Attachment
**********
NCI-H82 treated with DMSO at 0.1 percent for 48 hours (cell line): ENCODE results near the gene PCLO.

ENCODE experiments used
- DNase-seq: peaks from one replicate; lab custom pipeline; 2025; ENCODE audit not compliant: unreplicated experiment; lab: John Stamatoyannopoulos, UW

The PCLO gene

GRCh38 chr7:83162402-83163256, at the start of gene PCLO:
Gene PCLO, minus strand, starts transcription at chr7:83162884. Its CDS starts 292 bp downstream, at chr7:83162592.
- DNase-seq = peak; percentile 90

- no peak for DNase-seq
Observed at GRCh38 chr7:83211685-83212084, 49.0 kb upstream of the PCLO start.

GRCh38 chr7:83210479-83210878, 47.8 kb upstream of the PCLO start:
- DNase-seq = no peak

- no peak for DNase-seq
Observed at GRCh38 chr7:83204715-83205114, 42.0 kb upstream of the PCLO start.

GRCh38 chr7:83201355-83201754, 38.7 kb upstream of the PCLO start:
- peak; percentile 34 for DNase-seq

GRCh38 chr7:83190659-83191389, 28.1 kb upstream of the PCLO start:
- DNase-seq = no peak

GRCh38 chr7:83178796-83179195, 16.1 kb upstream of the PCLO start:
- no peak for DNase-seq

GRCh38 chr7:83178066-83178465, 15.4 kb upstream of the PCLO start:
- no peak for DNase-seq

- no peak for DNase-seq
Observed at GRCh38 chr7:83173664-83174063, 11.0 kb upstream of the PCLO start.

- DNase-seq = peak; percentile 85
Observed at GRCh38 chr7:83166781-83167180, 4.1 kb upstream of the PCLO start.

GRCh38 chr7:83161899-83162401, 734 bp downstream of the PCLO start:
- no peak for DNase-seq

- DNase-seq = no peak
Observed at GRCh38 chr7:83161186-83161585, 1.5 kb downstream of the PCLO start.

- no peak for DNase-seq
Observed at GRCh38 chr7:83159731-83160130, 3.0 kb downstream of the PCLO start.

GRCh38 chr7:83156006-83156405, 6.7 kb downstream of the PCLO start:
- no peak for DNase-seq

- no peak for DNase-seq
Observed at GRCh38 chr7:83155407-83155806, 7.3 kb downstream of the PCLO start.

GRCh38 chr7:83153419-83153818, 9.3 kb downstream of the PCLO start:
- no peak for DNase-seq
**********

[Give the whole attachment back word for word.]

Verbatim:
NCI-H82 treated with DMSO at 0.1 percent for 48 hours (cell line): ENCODE results near the gene PCLO.

ENCODE experiments used
- DNase-seq: peaks from one replicate; lab custom pipeline; 2025; ENCODE audit not compliant: unreplicated experiment; lab: John Stamatoyannopoulos, UW

The PCLO gene

GRCh38 chr7:83162402-83163256, at the start of gene PCLO:
Gene PCLO, minus strand, starts transcription at chr7:83162884. Its CDS starts 292 bp downstream, at chr7:83162592.
- DNase-seq = peak; percentile 90

- no peak for DNase-seq
Observed at GRCh38 chr7:83211685-83212084, 49.0 kb upstream of the PCLO start.

GRCh38 chr7:83210479-83210878, 47.8 kb upstream of the PCLO start:
- DNase-seq = no peak

- no peak for DNase-seq
Observed at GRCh38 chr7:83204715-83205114, 42.0 kb upstream of the PCLO start.

GRCh38 chr7:83201355-83201754, 38.7 kb upstream of the PCLO start:
- peak; percentile 34 for DNase-seq

GRCh38 chr7:83190659-83191389, 28.1 kb upstream of the PCLO start:
- DNase-seq = no peak

GRCh38 chr7:83178796-83179195, 16.1 kb upstream of the PCLO start:
- no peak for DNase-seq

GRCh38 chr7:83178066-83178465, 15.4 kb upstream of the PCLO start:
- no peak for DNase-seq

- no peak for DNase-seq
Observed at GRCh38 chr7:83173664-83174063, 11.0 kb upstream of the PCLO start.

- DNase-seq = peak; percentile 85
Observed at GRCh38 chr7:83166781-83167180, 4.1 kb upstream of the PCLO start.

GRCh38 chr7:83161899-83162401, 734 bp downstream of the PCLO start:
- no peak for DNase-seq

- DNase-seq = no peak
Observed at GRCh38 chr7:83161186-83161585, 1.5 kb downstream of the PCLO start.

- no peak for DNase-seq
Observed at GRCh38 chr7:83159731-83160130, 3.0 kb downstream of the PCLO start.

GRCh38 chr7:83156006-83156405, 6.7 kb downstream of the PCLO start:
- no peak for DNase-seq

- no peak for DNase-seq
Observed at GRCh38 chr7:83155407-83155806, 7.3 kb downstream of the PCLO start.

GRCh38 chr7:83153419-83153818, 9.3 kb downstream of the PCLO start:
- no peak for DNase-seq